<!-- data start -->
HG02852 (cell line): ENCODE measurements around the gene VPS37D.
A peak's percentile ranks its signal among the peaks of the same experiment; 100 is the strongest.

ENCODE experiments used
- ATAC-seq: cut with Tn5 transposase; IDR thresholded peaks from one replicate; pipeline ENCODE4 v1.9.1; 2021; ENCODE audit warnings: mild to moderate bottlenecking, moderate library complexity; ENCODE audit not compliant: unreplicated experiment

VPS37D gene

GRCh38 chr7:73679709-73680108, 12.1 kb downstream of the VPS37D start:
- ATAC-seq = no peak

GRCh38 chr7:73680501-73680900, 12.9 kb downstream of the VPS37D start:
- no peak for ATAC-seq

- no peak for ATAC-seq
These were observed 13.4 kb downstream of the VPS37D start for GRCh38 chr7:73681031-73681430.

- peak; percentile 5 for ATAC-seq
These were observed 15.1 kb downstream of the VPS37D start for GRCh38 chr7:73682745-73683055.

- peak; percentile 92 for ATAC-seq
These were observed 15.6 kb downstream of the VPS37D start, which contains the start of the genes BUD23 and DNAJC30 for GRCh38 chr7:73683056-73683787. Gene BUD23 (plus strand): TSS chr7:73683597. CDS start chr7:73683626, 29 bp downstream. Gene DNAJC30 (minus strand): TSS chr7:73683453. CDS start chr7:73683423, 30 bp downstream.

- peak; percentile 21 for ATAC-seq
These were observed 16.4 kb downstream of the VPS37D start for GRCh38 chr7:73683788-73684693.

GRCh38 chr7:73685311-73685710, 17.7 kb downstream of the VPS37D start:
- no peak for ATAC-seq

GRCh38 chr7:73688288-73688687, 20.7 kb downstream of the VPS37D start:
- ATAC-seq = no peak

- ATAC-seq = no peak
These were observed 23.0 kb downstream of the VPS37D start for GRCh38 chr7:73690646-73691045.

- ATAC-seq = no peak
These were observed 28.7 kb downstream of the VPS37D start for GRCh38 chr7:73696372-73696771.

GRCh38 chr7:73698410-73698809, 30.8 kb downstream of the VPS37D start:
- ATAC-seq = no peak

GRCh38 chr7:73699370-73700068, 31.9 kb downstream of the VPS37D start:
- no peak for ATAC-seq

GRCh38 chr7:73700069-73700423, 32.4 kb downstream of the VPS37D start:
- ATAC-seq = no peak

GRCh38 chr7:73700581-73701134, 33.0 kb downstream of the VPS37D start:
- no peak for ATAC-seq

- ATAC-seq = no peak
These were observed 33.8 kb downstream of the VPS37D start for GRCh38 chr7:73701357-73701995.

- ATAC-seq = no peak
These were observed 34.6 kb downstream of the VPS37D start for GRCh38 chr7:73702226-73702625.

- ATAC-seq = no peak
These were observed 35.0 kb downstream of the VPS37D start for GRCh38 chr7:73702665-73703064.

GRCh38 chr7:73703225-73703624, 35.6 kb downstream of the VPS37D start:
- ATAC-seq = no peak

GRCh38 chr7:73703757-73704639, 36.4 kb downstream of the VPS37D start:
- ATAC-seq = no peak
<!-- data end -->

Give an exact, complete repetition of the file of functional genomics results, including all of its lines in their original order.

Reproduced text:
HG02852 (cell line): ENCODE measurements around the gene VPS37D.
A peak's percentile ranks its signal among the peaks of the same experiment; 100 is the strongest.

ENCODE experiments used
- ATAC-seq: cut with Tn5 transposase; IDR thresholded peaks from one replicate; pipeline ENCODE4 v1.9.1; 2021; ENCODE audit warnings: mild to moderate bottlenecking, moderate library complexity; ENCODE audit not compliant: unreplicated experiment

VPS37D gene

GRCh38 chr7:73679709-73680108, 12.1 kb downstream of the VPS37D start:
- ATAC-seq = no peak

GRCh38 chr7:73680501-73680900, 12.9 kb downstream of the VPS37D start:
- no peak for ATAC-seq

- no peak for ATAC-seq
These were observed 13.4 kb downstream of the VPS37D start for GRCh38 chr7:73681031-73681430.

- peak; percentile 5 for ATAC-seq
These were observed 15.1 kb downstream of the VPS37D start for GRCh38 chr7:73682745-73683055.

- peak; percentile 92 for ATAC-seq
These were observed 15.6 kb downstream of the VPS37D start, which contains the start of the genes BUD23 and DNAJC30 for GRCh38 chr7:73683056-73683787. Gene BUD23 (plus strand): TSS chr7:73683597. CDS start chr7:73683626, 29 bp downstream. Gene DNAJC30 (minus strand): TSS chr7:73683453. CDS start chr7:73683423, 30 bp downstream.

- peak; percentile 21 for ATAC-seq
These were observed 16.4 kb downstream of the VPS37D start for GRCh38 chr7:73683788-73684693.

GRCh38 chr7:73685311-73685710, 17.7 kb downstream of the VPS37D start:
- no peak for ATAC-seq

GRCh38 chr7:73688288-73688687, 20.7 kb downstream of the VPS37D start:
- ATAC-seq = no peak

- ATAC-seq = no peak
These were observed 23.0 kb downstream of the VPS37D start for GRCh38 chr7:73690646-73691045.

- ATAC-seq = no peak
These were observed 28.7 kb downstream of the VPS37D start for GRCh38 chr7:73696372-73696771.

GRCh38 chr7:73698410-73698809, 30.8 kb downstream of the VPS37D start:
- ATAC-seq = no peak

GRCh38 chr7:73699370-73700068, 31.9 kb downstream of the VPS37D start:
- no peak for ATAC-seq

GRCh38 chr7:73700069-73700423, 32.4 kb downstream of the VPS37D start:
- ATAC-seq = no peak

GRCh38 chr7:73700581-73701134, 33.0 kb downstream of the VPS37D start:
- no peak for ATAC-seq

- ATAC-seq = no peak
These were observed 33.8 kb downstream of the VPS37D start for GRCh38 chr7:73701357-73701995.

- ATAC-seq = no peak
These were observed 34.6 kb downstream of the VPS37D start for GRCh38 chr7:73702226-73702625.

- ATAC-seq = no peak
These were observed 35.0 kb downstream of the VPS37D start for GRCh38 chr7:73702665-73703064.

GRCh38 chr7:73703225-73703624, 35.6 kb downstream of the VPS37D start:
- ATAC-seq = no peak

GRCh38 chr7:73703757-73704639, 36.4 kb downstream of the VPS37D start:
- ATAC-seq = no peak